Winbond Electronics Corp. is ramping up production of Direct Rambus DRAM, targeting performance desktop PCs and workstations.
Winbond said it is sampling 128 and 256Mbit RDRAMs to meet OEM demand for the memory, which is used to support Intel Corp.'s Pentium 4 processors. Winbond is one of only a few manufacturers to have announced a wholesale ramp of the Rambus chips and joins Toshiba Corp. and Direct RDRAM volume leader Samsung Electronics Co. Ltd. in the market.
"As a leading DRAM supplier in Taiwan, Winbond will add local production capacity, which is important to support the ramp of Pentium 4/ RDRAM-based systems," said Dave Mooring, president of Rambus Inc., Los Altos, Calif., in a statement.
Winbond already makes DRAM on behalf of Toshiba, and the RDRAM will be shipped to Toshiba for use in Sony Corp.'s PlayStation 2 game consoles, said Connor Liu, an analyst at SG Securities in Taipei. The Hsinchu-based manufacturer didn't reveal shipment details.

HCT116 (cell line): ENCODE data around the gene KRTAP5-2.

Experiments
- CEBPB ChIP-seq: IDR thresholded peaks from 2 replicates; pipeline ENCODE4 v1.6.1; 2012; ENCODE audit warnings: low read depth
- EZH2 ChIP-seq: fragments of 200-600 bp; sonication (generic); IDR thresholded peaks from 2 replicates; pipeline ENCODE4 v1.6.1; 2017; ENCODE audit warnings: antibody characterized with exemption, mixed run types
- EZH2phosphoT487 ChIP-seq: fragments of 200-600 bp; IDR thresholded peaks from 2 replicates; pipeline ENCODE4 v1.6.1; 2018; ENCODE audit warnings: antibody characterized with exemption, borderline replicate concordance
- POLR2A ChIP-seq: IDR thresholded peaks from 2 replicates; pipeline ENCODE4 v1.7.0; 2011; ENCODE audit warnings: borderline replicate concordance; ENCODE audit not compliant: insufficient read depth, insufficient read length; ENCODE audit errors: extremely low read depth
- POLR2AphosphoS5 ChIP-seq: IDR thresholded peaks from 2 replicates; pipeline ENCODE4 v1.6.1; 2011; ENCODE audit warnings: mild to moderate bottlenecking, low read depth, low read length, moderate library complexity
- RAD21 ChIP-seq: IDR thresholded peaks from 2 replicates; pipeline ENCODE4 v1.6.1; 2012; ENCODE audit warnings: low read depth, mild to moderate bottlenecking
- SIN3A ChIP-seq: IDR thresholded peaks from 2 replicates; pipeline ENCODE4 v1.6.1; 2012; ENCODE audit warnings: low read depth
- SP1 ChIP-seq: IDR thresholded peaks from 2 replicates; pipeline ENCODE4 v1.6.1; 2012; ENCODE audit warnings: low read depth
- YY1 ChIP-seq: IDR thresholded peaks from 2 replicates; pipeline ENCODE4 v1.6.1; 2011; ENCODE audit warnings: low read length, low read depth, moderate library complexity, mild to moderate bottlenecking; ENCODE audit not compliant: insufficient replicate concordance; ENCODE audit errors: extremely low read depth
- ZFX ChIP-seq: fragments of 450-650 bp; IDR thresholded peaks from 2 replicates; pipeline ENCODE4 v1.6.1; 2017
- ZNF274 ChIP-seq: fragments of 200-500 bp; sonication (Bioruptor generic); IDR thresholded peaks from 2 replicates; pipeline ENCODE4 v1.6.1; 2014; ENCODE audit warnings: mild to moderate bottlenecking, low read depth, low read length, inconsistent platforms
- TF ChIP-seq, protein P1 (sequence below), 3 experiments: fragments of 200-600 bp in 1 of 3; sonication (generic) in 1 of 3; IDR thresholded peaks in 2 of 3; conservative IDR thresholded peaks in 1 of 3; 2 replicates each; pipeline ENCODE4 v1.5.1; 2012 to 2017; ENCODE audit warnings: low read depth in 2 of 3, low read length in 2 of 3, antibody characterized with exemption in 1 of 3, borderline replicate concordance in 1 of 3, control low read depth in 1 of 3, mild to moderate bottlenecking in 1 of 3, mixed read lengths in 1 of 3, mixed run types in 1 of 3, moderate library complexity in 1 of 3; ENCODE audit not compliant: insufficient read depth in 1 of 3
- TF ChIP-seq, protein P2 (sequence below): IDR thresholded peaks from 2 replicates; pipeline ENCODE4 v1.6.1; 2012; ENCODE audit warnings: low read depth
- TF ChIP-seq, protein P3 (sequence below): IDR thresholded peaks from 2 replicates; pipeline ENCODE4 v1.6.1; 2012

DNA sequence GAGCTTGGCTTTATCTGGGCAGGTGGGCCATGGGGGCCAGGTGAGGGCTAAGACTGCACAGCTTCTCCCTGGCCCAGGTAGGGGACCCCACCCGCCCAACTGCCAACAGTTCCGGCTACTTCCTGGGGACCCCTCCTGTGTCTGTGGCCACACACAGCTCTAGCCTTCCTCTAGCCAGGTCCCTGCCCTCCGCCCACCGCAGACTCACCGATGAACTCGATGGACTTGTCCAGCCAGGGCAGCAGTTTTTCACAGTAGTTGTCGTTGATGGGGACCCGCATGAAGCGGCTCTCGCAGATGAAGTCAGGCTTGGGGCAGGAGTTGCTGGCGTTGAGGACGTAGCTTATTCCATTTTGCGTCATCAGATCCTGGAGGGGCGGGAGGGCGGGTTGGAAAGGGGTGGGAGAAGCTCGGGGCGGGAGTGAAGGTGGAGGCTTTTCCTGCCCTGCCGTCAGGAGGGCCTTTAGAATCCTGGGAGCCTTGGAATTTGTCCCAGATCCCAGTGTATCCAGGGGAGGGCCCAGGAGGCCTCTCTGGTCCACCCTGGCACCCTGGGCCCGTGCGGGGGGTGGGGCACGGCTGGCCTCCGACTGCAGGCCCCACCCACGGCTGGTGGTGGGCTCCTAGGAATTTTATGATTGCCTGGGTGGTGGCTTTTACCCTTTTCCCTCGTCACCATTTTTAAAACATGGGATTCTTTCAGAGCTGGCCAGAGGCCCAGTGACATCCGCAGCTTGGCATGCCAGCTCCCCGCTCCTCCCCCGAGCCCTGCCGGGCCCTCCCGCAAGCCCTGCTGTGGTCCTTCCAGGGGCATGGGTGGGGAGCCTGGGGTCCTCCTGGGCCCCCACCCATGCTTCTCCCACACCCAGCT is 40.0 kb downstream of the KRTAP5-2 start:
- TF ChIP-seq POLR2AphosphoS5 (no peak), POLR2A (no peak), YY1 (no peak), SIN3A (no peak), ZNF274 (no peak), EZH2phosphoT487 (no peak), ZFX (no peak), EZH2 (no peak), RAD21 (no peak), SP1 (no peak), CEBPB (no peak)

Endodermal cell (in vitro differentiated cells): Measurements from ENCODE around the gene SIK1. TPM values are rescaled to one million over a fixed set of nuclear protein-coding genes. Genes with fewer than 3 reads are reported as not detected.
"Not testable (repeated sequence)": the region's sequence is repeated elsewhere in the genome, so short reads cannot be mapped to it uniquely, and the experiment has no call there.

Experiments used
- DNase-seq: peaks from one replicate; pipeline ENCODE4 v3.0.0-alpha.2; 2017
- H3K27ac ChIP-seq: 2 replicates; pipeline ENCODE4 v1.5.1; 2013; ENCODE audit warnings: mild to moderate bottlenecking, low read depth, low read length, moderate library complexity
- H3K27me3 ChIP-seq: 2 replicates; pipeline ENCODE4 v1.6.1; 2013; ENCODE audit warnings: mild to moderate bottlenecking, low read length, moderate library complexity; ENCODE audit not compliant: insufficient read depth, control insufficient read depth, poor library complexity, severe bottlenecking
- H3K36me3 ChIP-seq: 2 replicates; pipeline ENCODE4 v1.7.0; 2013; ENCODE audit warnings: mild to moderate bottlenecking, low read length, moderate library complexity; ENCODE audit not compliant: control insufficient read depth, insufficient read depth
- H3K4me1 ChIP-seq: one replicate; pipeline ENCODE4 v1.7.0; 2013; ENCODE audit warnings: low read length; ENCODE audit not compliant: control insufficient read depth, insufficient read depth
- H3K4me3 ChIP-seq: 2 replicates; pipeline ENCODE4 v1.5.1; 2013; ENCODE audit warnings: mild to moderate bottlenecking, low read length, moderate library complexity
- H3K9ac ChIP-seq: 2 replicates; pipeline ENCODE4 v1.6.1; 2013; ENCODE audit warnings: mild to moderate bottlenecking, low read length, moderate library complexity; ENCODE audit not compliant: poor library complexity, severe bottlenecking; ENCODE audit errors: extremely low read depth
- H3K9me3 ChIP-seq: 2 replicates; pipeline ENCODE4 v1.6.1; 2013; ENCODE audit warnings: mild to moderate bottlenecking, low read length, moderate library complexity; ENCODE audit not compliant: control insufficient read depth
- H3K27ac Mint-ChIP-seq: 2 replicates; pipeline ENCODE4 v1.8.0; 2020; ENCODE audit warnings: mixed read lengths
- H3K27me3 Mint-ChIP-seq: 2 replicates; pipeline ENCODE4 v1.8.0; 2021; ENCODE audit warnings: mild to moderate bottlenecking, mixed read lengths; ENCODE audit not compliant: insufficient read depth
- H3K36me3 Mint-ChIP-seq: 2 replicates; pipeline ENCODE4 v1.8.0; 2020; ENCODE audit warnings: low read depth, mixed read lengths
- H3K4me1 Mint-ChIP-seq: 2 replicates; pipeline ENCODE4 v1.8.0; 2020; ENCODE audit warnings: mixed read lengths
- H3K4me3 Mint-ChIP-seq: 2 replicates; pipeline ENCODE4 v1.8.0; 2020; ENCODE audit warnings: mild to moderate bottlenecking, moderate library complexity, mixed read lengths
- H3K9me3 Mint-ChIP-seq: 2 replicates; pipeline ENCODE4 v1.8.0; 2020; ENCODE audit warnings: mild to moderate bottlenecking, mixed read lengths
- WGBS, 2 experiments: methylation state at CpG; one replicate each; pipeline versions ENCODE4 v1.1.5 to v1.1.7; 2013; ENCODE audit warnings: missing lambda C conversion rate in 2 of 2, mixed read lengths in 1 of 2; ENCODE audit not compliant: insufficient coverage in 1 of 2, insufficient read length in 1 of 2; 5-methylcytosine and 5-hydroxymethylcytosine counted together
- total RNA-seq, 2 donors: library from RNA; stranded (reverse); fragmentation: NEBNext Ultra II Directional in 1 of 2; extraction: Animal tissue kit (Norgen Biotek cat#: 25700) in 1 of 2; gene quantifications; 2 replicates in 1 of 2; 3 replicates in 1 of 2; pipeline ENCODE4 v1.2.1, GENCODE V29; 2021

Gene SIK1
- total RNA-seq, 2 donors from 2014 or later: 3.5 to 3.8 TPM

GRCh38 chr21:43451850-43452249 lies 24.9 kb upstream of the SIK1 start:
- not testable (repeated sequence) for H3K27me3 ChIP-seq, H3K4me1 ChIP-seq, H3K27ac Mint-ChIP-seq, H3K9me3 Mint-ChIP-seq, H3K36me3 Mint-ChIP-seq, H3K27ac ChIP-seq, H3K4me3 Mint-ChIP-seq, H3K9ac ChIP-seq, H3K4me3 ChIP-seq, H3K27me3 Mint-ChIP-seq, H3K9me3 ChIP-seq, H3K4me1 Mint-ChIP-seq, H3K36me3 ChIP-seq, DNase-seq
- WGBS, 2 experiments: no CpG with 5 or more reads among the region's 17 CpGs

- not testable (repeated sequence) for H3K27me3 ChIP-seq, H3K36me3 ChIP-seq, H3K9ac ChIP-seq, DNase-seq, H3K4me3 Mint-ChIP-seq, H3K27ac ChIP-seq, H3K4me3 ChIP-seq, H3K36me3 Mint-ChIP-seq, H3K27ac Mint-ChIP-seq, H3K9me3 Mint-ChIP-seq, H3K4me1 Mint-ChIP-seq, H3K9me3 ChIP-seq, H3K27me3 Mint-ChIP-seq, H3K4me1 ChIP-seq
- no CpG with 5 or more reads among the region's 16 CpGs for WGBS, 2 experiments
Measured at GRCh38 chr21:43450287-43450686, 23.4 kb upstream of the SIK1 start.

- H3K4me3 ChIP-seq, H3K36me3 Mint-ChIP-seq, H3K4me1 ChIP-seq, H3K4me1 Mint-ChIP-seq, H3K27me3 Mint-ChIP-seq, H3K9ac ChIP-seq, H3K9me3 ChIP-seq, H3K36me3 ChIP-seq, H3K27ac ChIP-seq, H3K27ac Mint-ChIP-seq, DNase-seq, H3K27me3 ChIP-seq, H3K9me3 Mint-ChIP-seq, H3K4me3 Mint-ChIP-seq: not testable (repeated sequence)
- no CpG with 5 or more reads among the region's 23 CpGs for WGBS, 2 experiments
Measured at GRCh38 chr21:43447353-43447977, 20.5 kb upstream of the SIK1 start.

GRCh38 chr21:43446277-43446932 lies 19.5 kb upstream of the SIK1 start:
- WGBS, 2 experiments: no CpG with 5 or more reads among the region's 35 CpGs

"Rambus DRAMs will be a strategic part of our product offerings this year," said C.C. Chang, Winbond's president. "Winbond is committed to meeting the PC industry's need for higher memory bandwidth, and we intend to be an important RDRAM supplier to PC companies."
Winbond's move escalates the market battle between Rambus and double-data-rate SDRAM, both of which are vying to become the PC industry's next memory standard. Rambus is lagging in Taiwan, the world's largest PC manufacturing center, because DRAM makers here such as Nanya Technology Inc. and Mosel Vitelic Inc. prefer DDR devices.
"It won't be easy for Rambus to outpace DDR in terms of pricing," said SG Securities' Liu, adding that a 128Mbit DDR module costs $20, while a similar Rambus module is about $70.
Indeed, Winbond said it is eager to introduce new products precisely because the selling prices of its main DRAM have fallen to below $2, which is less than production costs. OR